Inaugural Blog Post (Post-ISCA Conference)
Updated: Nov 23, 2021
I've started the odd blog entry here and there, beefing it up with SAT words and lovable anecdotes, just to move it to the trash bin. These early drafts all met the same fate. But, after this last week in Las Vegas, when I attended the 30th annual International Society of Caricature Artists conference, I decided it's time I pull the trigger. Metaphorically, of course.
To the uninitiated: it's a weeklong event where a bunch of caricature artists gather and talk shop while drawing rigorously and without sleep for days on end. There's a host of seminars, of which was one I gave (on digital art technique,) as well as an awards banquet honoring the work made throughout the week. It's an experience that can only be lived and hardly extrapolated in 500 characters or less.
This year's conference was a big one, happening after a year off from the ISCACon as we knew it, in which the 2020 one was hosted entirely virtually. Still a fantastic, enrapturing event, but unequivocally bereft of its usual magic. I wasn't sharing the same space with a group of like-minded peers, agonizing over a pile of drawings just so they can be pasted on a wall for a day and taken down the next. This year I did just that, and it was everything I wanted and needed from 2021.
This year is marked with a lot of personal growth, a metric that concerns me more and more as the years press on. As I age I want to see myself, the visage of Ash, change. I ache to see her cultivate love for the world, love for art, and to express it freely. I feel that was possible this year, which isn't always the case when needing to prioritize financial security. Tit for tat. I'm taking chances, putting my heart on the line, taking Kierkegaard's leap of faith into a future that is uncertain, but so beguiling. I have no goals outside of pushing myself and seeing where life takes me. This week proved to me that those risks pay off. I just gotta put myself out there.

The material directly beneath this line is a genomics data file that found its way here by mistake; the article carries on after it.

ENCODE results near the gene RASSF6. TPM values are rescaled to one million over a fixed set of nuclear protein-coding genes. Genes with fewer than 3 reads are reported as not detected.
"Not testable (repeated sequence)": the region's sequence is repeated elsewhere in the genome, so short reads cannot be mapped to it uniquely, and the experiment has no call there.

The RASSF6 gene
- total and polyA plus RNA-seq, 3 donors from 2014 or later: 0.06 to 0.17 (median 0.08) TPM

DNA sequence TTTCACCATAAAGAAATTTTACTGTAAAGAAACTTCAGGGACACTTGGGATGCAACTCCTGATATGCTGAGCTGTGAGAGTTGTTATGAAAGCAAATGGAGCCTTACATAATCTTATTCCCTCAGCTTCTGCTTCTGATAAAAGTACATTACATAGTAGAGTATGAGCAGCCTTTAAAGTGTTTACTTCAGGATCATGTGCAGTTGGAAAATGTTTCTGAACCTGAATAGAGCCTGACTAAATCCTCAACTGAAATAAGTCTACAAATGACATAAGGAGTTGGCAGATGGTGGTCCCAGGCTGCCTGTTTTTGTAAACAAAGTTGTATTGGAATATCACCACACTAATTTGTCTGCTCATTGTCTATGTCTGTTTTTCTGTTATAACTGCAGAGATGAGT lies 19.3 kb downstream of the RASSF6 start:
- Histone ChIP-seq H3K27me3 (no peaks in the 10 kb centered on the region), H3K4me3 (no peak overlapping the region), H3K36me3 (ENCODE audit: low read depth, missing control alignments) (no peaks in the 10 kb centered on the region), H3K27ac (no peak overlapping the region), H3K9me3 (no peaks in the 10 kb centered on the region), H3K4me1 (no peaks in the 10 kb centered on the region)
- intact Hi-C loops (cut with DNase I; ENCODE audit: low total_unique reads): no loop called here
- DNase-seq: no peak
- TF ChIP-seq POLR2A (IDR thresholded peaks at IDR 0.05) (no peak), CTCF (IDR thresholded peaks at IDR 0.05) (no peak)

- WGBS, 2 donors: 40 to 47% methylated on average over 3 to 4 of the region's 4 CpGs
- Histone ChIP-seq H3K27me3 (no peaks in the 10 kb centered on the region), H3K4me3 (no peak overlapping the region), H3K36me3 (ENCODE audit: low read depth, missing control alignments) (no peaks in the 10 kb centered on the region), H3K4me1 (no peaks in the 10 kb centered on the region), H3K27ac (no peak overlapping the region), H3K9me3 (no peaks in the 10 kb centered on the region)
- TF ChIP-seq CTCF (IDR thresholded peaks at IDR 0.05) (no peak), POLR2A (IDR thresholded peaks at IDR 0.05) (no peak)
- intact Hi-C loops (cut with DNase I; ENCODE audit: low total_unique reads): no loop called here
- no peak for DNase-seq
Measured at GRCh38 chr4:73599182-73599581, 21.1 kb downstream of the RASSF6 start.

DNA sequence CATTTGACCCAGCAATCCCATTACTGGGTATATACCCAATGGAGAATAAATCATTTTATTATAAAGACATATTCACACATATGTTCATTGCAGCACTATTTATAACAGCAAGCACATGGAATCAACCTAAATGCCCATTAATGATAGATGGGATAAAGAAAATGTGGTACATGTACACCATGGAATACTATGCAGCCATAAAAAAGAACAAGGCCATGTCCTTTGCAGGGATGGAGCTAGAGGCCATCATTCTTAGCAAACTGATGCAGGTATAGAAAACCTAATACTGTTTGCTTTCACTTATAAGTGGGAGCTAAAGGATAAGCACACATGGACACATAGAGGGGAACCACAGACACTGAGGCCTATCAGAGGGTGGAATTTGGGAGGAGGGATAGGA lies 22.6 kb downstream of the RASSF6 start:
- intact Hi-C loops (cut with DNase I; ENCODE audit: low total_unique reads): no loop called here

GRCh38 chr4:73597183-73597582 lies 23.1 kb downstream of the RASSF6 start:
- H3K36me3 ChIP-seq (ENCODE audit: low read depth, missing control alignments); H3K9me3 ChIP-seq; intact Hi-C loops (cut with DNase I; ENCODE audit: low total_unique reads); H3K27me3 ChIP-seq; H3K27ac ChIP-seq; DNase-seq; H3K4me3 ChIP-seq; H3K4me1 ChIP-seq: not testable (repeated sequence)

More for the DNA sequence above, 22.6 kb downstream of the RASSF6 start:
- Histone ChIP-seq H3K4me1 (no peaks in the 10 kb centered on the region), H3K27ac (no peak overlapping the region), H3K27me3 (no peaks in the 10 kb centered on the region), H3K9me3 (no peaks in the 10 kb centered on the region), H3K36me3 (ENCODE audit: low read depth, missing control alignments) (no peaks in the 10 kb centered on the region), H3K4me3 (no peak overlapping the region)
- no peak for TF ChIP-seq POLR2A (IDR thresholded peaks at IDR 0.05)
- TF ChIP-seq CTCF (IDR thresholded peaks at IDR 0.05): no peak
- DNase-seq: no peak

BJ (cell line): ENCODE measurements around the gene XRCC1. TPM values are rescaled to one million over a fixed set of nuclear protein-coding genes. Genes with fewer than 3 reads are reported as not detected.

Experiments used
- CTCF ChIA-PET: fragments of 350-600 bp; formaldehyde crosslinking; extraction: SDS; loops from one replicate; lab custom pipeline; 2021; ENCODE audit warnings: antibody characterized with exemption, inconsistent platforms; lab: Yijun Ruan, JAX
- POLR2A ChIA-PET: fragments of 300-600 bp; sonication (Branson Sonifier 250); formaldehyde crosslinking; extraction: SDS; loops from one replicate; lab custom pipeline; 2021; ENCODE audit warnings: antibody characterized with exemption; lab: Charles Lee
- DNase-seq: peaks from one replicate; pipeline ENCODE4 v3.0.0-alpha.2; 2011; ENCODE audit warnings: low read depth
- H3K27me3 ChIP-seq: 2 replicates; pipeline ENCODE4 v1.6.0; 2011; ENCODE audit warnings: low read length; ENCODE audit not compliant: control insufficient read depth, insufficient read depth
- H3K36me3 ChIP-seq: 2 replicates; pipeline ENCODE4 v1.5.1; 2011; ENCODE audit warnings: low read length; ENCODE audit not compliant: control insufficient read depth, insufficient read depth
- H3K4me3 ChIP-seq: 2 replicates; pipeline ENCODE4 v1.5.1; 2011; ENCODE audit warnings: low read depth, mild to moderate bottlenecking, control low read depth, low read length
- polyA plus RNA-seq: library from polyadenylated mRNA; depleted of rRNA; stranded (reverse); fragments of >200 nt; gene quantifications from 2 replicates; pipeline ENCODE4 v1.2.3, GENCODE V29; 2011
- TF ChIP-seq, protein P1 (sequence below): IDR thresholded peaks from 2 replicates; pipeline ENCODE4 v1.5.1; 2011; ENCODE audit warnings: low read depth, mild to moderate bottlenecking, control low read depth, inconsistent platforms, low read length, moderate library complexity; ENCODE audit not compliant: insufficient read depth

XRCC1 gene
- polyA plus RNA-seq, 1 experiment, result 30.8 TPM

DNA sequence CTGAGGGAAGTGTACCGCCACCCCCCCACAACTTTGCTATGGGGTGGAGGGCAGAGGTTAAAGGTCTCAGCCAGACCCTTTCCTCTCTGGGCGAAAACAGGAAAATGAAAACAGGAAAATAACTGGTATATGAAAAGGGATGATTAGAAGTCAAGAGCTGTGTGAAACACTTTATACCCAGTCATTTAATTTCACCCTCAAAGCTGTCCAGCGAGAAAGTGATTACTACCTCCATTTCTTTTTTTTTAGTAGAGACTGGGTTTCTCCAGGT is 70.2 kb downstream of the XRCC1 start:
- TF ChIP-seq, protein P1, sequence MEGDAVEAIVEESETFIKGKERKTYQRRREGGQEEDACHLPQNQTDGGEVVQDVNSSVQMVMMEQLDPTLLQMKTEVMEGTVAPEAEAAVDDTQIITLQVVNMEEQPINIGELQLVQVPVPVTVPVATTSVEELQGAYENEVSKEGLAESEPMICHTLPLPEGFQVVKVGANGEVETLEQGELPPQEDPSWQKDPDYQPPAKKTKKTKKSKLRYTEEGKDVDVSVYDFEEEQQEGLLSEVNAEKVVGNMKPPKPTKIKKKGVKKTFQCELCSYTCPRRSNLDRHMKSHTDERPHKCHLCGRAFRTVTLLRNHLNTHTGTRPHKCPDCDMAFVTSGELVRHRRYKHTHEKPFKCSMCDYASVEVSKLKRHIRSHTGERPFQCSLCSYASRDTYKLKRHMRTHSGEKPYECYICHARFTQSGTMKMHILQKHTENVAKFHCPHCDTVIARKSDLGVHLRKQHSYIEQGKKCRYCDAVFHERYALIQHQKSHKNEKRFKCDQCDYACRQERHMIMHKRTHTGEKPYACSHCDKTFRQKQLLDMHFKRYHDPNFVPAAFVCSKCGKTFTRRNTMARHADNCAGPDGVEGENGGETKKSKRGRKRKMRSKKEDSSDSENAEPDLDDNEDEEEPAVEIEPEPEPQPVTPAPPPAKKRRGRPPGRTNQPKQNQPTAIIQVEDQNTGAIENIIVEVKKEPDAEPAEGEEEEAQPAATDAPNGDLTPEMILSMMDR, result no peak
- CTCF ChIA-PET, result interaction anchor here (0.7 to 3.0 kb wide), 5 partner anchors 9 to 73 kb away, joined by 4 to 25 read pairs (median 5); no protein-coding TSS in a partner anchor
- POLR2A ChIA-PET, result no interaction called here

I made 9 pieces in total over the 4 day period when we could compete. All digital, in my main art program Photoshop. I was happy with my work, and pleased I could balance it with socializing with old and new friends. I met some of my heroes, like Brian Oakes and Marlo Meekins, finally spent time with coveted friends like Jeff Pecina and Kelly O'Brien, and even had the pleasure of befriending Kevin Nealon, a fantastic artist on top of his successful career in comedy. All-in-all, this week was magical, if you'll forgive how overused the word may be. Magical really sums it up.
I have eyes on my work that inspired me for years. Eyes that see the world in ways I admire. And to those of you (I assure you, you know who you are) who supported me throughout the week, thank you. It made winning three awards and making it to the board of directors even more impactful. I owe you all greatly, and I vow to pay it back through diligent board work.
I didn't want to write this just to rattle off humblebrags, but to express in so many words how much I'll hold onto these memories. Standing on stage with the likes of Kiko Yamada, Lindsey Olivares, Joe Bluhm, Damon Renthrope, Kev Jackson, Mike Graessle, and Daniel Stieglitz humbled me to my core. I cannot fathom how I made it up there, but now it's my goal to share it with more and more members every year, if I can.
So to ISCA: thank you for making my life and my art meaningful. Can't wait to see you all again throughout the year, and back in the ballroom come next November.